Athlon classic to 1000: 100 (200 internal)
Athlon classic 1100 and up: 133 (266 internal)
Athlon XP up to 2400+: 133 (266 internal)
Athlon XP 2600+ and up: 166 (333 internal)
AGP bus must always be 66MHz. Any higher and you can damage your video card. most new motherboards these days have great devider systems to keep FSB speeds at the right amount, however extreme overclockers will often go beyond this.
your ram depends entirely on the board, and what sort of ram you are using. SDR/DDR/rambus all have their own speeds and timings within their own groups. basically the faster your ram in your system, the better your chances of overclocking and keeping your system stable.
remember that there is no such thing as a guaranteed overclock. just because 99% of people can get their XXXXMHz cpu to reach YYYYMHz doesn't mean you will too!
there are plenty of overclockers websites out there that offer advice to new overclockers.
basically just substitute your country's extension and you have your own lcoal overclocking community! :)
01-19-2003, 03:17 PM
Overclocking is not for the computer inexperienced. If you've never build a system before...you shouldn't think of overclocking a machine. If you don't know how to get into the bios, how to flash the bios, or what some of the bios settings are (like cas, ras, spread spectrum, pci 2.1 compliance, fast writes, AGP driving strength)...you shouldn't be overclocking.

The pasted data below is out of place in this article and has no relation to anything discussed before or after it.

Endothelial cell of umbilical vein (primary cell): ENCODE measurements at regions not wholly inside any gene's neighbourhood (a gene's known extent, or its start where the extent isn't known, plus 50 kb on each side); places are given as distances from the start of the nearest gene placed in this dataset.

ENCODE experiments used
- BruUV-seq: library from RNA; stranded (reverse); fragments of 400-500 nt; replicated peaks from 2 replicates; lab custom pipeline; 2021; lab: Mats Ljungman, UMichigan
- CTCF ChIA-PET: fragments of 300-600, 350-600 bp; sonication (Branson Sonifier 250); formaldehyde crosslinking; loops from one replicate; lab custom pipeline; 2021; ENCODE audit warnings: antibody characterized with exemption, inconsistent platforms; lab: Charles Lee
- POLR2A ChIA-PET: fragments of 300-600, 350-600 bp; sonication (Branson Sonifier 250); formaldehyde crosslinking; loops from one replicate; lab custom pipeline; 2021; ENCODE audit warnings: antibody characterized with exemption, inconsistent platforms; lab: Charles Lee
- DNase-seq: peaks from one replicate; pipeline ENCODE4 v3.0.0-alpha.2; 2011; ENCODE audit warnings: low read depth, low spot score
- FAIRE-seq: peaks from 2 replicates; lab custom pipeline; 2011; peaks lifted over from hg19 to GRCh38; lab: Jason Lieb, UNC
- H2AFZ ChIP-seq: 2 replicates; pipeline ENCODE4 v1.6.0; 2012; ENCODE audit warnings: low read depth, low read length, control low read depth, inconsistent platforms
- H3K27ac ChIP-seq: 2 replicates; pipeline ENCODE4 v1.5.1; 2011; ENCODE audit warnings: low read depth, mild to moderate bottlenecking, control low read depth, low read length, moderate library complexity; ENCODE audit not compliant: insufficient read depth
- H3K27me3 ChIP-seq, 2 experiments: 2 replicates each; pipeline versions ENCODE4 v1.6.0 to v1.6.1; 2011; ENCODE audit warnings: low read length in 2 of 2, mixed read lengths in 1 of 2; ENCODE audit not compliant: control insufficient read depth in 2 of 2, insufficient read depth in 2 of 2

[If your running Windows ME...Don't even think about overclocking. In fact you should be slapped for even reading about it]
1) Destroy or damage hardware.
2) Destroy or damage an OS install, possibly destroying data.
3) Destroy system stability.
1) A great investment in time and energy into computer systems...their parts, their usages, and their quirks.
2) Understanding of thermal and voltage systems in a machine, and how to get the best cooling, and the most stable voltage.
3) High Quality PSU's, High Quality Cooling, and Extremely high quality ram (As FSB oc'in is the most common).
1) Enable you to get more bang for the buck, by purchasing a cheaper solution and pushing it up to the next retail speed.
2) Teach you enough about machines to enable you to produce extremely stable machines...that AREN'T overclocked.
3) Get you the fastest machine on the block.
Everybody else covered the various subtopics. I just wanted to point out that oc'in is not for "newbies"
Of course sometimes you can get lucky. But trying explaining to Dell how you fubared your new machine by trying a voltage mod.
This quote says it all.
The fantastic success stories you often read on hardware forums, don't tell you how many people have had catastrophic system failures due to overclocking too much
Nobody likes to be the idiot with the post about how they destroyed their new 5k computer.
01-20-2003, 02:56 AM
for a moment there... i thought someone had been smoking something when I read the header "overclicking" ... then i realized it was just a type... hehehe... i would've been like "how do u overclick?"
01-14-2006, 05:00 AM